And you think, "Not now. I want to eat some more ice cream now. I'll wash the dishes when I'm done eating." And then after that, there's just too many dishes to be bothered with until after your next meal. And by then, the pile is even bigger, and you have more interesting or pressing things to do, and you just don't want to deal with it.
And then you finally start doing them, and you realize again that it's not that hard or unpleasant a job, and you were an idiot for putting it off this long.
Anyway, my last few months have been crazy busy. Things I have not written about include:
- two English camps, one an overnight camp
- silat (martial arts) and horse riding club
- the Sarawak World Music Festival
- visits to the beautiful Perhentian and Redang Islands
- the Muslim Women Fashion Show at ETA Lynn's school
- Ramadan and fasting
- my mom visiting
- a solo couchsurfing vacation to Indonesia
- Eid/Hari Raya celebrations in Indonesia and at my school
- mentoring my senior students' science fair project
- Form 5 Prom
- beach cleanup with The Body Shop
- and huge freaking spiders in my bathroom:
* * *
So, holding English camps was something I heard about ETAs doing before I even got to Malaysia. I basically pictured a group of scout-uniformed students in the jungle, hiking through the mud and wrangling for canned beans and tent space in broken English. I felt terribly unqualified to plan or lead such a trip.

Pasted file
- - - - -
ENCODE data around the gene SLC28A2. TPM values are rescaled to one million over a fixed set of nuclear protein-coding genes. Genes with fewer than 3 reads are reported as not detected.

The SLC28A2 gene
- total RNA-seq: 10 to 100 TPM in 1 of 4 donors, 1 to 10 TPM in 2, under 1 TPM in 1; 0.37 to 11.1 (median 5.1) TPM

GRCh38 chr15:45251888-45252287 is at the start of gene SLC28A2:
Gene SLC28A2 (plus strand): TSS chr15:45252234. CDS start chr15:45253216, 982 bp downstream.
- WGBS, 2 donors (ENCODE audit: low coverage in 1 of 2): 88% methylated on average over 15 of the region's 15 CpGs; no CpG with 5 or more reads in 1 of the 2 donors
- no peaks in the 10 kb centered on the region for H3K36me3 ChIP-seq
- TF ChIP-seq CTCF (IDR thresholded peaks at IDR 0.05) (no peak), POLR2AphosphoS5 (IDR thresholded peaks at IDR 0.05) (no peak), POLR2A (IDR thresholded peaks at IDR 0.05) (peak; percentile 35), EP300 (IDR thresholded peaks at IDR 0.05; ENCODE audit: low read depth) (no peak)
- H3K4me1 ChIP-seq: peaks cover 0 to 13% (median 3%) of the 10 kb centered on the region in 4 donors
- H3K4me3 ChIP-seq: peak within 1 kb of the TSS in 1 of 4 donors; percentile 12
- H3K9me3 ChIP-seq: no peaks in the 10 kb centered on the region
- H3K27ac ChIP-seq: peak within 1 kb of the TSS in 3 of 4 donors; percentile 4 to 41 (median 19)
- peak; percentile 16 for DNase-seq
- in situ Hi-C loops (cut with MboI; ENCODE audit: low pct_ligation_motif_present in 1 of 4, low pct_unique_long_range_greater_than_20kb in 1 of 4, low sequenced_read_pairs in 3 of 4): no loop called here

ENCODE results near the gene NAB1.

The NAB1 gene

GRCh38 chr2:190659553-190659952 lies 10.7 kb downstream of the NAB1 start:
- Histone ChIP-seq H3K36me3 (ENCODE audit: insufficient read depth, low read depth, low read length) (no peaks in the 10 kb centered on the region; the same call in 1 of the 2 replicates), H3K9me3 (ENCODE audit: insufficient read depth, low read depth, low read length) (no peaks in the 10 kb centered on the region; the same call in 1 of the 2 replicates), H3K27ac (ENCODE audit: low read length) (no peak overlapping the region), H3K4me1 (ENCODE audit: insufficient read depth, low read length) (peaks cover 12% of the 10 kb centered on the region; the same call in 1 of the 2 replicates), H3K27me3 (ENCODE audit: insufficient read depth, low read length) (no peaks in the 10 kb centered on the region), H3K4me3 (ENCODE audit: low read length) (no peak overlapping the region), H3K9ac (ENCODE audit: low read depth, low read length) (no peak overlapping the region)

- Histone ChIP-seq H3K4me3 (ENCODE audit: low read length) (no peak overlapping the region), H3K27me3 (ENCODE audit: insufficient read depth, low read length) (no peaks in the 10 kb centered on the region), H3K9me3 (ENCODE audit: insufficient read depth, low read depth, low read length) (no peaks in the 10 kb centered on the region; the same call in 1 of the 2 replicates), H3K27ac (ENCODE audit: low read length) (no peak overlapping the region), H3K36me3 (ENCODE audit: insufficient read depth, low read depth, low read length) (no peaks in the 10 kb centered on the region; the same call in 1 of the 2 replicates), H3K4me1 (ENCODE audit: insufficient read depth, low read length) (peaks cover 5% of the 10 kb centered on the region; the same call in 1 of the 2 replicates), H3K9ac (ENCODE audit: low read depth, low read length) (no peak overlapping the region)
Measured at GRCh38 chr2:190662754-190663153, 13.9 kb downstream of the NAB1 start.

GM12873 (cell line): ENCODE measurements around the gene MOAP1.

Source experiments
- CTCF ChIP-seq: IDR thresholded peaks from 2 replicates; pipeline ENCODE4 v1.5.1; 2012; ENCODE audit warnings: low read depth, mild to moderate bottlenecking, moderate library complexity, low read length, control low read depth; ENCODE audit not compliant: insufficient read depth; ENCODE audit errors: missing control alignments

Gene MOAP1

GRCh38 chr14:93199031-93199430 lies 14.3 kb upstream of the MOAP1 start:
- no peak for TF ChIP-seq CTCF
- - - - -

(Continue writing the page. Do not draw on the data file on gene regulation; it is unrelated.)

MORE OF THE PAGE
But as it turns out, "camp" just means any special workshop targeted at a specific, large-ish group of students. It can last a couple of hours or several days; it can be held at the school, or at a resource center, or even at a resort. English camps with ETAs tend to be collaborations between two or three schools, but there are also school "camps" for test-taking strategies, religion, and clubs like marching band or taekwondo.
Way back in April, I started a penpal program with my 16-year-old students, between my school and ETA Kelley's school (the one with the champion speech choir). We hooked almost 50 students from each school into writing letters to each other, and managed to extract and exchange these letters three whole times before July. Malaysian students are creative - some of them made legitimate works of art:
Then, on July 4, we celebrated American Independence Day by gathering all these students together at Kelley's school and having them throw raw eggs at each other and run around screaming in circles.
We gave these activities names, like "Three Legged Egg Race" and "Where the West Wind Blows" and "Red Light Green Light," but what it amounted to was day-long English-themed hilarity. I think our first camp was quite a success.